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      The future of the JD Forum   07/31/18

      Thank you all for your participation on the JD Forums.  We have enjoyed answering your questions, providing project advice and technical assistance on this forum for a number of years. We believe that there are now better ways to provide this service for our customers and the community. With that in mind, we have made the difficult decision to discontinue the Jamestown Distributors Forum.   Our JD Tech Team is committed to being your trusted technical resource, and we encourage you to reach out via email, phone, social, product reviews, and to post questions using the Q & A 'Ask A Question' function on all product pages. Additional information can also be found on product page Technical Data Sheets (including detailed usage instructions and application data).   Thank You Jamestown Distributors 
whitedd_58

Sizing Battery Bank Capacity

2 posts in this topic

I'm trying to calculate the battery capacity (Amp-Hours) I need on my sailboat after adding a GPS and Radar.  I can calculate the expected load from all the house loads, but I'm unsure as to how to add in the capacity requirements of starting the engine.  To be clear, I understand the requirement for MCA (Marine Cranking Amps) to ensure that the engine starts.  What I don't know how to estimate is how much that takes out of the batteries in terms of Amp-Hours.   My guess is that it's pretty minor.  Something on the order of 200 Amps for 30 seconds, which would be less than 2 Amp-Hours.  Does anyone have any thoughts on this?  I appreciate the help.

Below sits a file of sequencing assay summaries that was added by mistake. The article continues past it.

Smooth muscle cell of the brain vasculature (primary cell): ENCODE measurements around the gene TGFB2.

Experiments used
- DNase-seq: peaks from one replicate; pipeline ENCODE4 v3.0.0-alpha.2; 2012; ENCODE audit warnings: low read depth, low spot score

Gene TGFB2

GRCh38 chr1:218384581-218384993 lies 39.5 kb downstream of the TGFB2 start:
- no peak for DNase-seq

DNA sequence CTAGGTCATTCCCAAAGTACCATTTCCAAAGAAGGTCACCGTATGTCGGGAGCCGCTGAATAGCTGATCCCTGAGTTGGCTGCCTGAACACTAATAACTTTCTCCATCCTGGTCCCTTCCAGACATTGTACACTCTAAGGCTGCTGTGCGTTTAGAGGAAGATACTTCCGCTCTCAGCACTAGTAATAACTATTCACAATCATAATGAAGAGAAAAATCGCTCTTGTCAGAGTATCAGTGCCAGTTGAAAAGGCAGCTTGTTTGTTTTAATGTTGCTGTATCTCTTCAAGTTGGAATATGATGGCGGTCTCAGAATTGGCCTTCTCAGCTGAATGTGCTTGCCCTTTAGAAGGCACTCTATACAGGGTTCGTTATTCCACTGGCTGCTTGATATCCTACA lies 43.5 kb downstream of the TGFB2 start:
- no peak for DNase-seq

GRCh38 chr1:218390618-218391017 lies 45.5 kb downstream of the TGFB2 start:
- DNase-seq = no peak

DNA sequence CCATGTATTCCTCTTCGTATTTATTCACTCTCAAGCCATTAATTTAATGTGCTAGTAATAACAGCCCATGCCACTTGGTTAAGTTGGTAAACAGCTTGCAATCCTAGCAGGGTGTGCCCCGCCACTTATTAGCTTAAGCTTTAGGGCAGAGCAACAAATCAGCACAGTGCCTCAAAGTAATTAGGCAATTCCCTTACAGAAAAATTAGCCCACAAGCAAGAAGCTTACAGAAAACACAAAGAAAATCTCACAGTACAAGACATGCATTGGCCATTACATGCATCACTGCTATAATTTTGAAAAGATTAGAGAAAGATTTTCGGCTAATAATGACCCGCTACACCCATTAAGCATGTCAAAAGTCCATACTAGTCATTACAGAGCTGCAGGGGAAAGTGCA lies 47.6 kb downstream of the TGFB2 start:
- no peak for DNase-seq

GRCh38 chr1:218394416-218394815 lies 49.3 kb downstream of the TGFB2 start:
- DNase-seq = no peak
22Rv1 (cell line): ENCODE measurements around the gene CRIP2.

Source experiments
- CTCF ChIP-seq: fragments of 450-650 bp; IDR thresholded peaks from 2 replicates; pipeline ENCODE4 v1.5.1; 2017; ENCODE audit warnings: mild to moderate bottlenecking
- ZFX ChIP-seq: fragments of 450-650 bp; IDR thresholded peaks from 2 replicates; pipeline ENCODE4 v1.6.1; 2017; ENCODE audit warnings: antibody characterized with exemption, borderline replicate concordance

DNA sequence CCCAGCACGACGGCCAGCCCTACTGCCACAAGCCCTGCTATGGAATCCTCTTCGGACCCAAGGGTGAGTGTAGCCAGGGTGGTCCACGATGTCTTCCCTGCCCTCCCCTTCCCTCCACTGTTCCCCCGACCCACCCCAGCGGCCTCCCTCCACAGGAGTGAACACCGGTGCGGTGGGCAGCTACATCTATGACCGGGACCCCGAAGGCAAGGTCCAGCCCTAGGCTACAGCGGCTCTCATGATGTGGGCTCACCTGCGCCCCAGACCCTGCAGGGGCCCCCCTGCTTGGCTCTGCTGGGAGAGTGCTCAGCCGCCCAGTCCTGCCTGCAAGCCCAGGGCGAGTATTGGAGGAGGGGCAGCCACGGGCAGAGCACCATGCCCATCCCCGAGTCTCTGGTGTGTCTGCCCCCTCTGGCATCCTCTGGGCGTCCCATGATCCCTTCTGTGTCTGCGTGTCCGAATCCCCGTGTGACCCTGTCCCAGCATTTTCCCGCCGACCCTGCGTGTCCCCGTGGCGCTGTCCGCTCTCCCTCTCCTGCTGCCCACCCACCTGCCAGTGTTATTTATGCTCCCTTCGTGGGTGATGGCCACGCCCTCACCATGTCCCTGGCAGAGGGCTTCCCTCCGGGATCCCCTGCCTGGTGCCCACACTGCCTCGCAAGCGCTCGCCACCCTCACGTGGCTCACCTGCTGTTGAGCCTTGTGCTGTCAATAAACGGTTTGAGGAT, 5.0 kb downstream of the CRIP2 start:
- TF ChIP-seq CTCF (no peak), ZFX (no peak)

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I'd suggest having two separate battery banks, one for house items like lights, GPS, Radar, etc and another dedicated battery just for starting.  Typically you would use a Deep cycle battery for the house bank which is designed to be run down and recharged.  The other get a starting battery that is designed to out put marine cranking amps for a short period then recharge back to full capacity.  These would be run on a battery switch designated A (starting), B (house) and Both.  That way when your engine is not running you would run off the house bank not draining the starting battery.  When the engine is running you could use Both so both batteries are being charged.  If your starting battery is drained or low you could use Both to get the engine started.

 

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